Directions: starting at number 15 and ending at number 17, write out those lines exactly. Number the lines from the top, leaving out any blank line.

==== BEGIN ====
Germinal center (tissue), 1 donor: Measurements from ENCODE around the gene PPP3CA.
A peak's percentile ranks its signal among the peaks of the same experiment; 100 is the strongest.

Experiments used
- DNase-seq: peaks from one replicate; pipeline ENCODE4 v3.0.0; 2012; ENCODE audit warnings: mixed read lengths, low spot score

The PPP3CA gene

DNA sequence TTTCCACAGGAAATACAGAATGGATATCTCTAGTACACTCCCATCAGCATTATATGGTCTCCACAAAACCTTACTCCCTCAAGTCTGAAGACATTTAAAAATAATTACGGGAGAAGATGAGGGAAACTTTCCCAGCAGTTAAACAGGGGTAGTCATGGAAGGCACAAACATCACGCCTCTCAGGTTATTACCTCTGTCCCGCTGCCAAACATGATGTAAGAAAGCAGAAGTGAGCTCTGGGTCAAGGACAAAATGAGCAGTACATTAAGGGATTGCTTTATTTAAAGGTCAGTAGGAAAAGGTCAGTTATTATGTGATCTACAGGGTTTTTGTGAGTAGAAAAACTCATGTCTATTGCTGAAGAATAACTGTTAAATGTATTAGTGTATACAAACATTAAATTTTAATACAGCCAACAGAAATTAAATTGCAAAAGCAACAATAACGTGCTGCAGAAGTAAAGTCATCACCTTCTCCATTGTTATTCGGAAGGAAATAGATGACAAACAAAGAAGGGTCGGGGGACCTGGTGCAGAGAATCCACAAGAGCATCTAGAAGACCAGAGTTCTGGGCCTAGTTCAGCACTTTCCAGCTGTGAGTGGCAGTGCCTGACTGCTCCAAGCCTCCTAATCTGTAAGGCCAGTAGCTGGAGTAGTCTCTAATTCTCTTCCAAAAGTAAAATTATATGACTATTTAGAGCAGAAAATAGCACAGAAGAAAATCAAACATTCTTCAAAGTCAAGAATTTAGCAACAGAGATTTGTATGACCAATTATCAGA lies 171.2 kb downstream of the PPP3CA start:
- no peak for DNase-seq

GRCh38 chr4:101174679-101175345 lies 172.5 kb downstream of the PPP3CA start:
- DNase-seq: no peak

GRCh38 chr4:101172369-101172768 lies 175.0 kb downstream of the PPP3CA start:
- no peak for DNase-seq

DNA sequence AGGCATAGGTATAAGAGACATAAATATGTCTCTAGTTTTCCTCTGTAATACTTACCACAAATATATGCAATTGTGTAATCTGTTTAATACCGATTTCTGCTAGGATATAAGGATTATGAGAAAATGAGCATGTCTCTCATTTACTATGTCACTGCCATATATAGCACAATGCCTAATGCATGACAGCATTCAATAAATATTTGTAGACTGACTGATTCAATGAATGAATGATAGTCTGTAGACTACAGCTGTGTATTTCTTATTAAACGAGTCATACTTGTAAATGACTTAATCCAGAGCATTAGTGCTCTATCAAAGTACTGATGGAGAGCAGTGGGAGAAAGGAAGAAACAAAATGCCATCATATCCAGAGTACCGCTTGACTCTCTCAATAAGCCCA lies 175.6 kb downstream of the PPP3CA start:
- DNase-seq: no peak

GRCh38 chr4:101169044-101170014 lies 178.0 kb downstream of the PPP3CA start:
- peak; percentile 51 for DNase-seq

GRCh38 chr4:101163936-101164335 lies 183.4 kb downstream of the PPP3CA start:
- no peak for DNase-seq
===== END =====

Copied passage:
- peak; percentile 51 for DNase-seq

GRCh38 chr4:101163936-101164335 lies 183.4 kb downstream of the PPP3CA start:
- no peak for DNase-seq